Value Chain

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IJOPM 17,1

The seven value stream mapping tools
Peter Hines and Nick Rich
Lean Enterprise Research Centre, Cardiff Business School, Cardiff, UK Introduction Work carried out in the first Supply Chain Development Programme (SCDP I), together with early work in the second programme (SCDP II), has shown that in order fully to understand the different value streams[1] in which the sponsors operate, it is necessary to map these intercompany and intracompany valueadding processes. These value-adding processes make the final product or service more valuable to the end consumer than otherwise it would have been. The difference between the traditional supply or value chain and the value stream is that the former includes the complete activities of all the companies involved, whereas the latter refers only to the specific parts of the firms that actually add value to the specific product or service under consideration. As such the value stream is a far more focused and contingent view of the valueadding process. At present, however, there is an ill-defined and ill-categorized toolkit with which to understand the value stream, although several workers (e.g. [2-5]) have developed individual tools. In general these authors have viewed their creations as the answer, rather than as a part of the jigsaw. Moreover, these tools derive from functional ghettos and so, on their own, do not fit well with the more crossfunctional toolbox required by today’s best companies. It is the purpose of this paper to construct a typology or total jigsaw to allow for an effective application of sub-sets of the complete suite of tools. The tools themselves can then effectively be applied, singularly or in combination, contingently to the requirements of the individual value stream. Waste removal inside companies The rationale underlying the collection and use of this suite of tools is to help researchers or practitioners to identify waste in individual value streams and, hence, find an appropriate route to removal, or at least reduction, of this waste. The use of such waste removal to drive competitive advantage inside organizations was pioneered by Toyota’s chief engineer, Taiichi Ohno, and The supply-chain development programme (SCDP I and II) is an industry-focused programme of research being carried out by researchers at the Cardiff Business School and the University of Bath. The work is sponsored by 18 major UK-based manufacturing, distribution and service organizations which wish to remain or become world-class in their supply chain management activities. The authors wish to express their thanks to Dr M. Naim of the Logistics Systems Dynamics Group at the University of Wales for his comments on an earlier draft of this paper.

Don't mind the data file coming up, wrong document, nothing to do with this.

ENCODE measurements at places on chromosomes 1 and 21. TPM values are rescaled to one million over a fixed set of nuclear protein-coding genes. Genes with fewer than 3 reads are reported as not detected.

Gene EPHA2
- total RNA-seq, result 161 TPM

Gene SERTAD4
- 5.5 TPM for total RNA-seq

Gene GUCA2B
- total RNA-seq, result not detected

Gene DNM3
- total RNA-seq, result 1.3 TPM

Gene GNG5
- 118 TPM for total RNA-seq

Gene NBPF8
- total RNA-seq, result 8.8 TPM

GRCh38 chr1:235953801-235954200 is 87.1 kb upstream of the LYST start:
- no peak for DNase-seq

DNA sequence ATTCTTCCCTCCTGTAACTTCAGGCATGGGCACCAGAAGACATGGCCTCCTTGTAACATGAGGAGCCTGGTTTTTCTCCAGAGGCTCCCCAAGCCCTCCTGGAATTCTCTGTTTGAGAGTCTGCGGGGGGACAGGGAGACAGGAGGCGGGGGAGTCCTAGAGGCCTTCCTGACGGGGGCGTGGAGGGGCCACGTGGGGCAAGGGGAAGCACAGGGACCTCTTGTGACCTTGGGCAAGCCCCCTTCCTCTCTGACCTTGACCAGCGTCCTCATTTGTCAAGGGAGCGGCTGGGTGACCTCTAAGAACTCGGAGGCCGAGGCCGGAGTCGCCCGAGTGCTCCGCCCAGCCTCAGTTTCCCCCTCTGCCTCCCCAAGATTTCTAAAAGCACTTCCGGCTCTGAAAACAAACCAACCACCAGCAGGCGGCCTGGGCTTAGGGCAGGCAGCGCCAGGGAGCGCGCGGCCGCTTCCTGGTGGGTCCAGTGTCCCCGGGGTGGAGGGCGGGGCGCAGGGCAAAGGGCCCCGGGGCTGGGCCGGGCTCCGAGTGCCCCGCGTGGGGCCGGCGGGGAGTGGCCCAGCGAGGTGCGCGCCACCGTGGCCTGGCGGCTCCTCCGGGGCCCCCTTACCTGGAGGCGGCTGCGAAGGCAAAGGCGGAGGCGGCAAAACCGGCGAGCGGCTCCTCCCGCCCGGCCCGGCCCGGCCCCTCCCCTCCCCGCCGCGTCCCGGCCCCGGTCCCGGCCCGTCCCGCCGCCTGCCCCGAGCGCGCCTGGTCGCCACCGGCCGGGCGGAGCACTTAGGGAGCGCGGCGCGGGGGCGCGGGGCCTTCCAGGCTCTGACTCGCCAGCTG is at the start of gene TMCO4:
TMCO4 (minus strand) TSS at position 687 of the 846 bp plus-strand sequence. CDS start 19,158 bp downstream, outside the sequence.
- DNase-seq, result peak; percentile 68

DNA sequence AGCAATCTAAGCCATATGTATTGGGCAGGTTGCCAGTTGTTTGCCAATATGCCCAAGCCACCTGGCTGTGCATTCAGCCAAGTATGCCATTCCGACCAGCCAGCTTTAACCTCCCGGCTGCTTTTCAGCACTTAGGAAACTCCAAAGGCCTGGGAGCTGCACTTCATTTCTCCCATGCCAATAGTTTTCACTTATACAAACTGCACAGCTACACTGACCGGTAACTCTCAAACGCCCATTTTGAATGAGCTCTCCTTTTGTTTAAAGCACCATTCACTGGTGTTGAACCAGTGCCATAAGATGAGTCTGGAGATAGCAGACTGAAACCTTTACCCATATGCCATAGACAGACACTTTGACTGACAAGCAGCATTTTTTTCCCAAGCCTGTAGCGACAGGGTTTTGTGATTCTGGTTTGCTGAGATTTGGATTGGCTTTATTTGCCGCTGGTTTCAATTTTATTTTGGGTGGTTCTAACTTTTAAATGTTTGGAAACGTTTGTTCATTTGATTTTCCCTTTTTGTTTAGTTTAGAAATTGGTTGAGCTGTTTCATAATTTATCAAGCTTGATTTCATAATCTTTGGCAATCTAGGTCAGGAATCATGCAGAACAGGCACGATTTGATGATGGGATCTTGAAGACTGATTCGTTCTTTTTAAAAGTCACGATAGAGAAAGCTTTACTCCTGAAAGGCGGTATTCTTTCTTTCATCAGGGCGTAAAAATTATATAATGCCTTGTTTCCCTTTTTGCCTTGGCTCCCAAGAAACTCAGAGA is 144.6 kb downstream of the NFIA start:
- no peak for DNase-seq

International Journal of Operations & Production Management, Vol. 17 No. 1, 1997, pp. 46-64. © MCB University Press, 0144-3577

sensei Shigeo Shingo[6,7] and is oriented fundamentally to productivity rather The seven value than to quality. The reason for this is that improved productivity leads to leaner stream mapping operations which help to expose further waste and quality problems in the tools system. Thus the systematic attack on waste is also a systematic assault on the factors underlying poor quality and fundamental management problems[8]. In an internal manufacturing context, there are three types of operation that 47 are undertaken according to Monden[9]. These can be categorized into: (1) non-value adding (NVA); (2) necessary but non-value adding (NNVA); and (3) value-adding (VA). The first of these is pure waste and involves unnecessary actions which should be eliminated completely. Examples would include waiting time, stacking intermediate products and double handling. Necessary but non-value adding operations may be wasteful but are necessary under the current operating procedures. Examples would include: walking long distances to pick up parts; unpacking deliveries; and transferring a tool from one...
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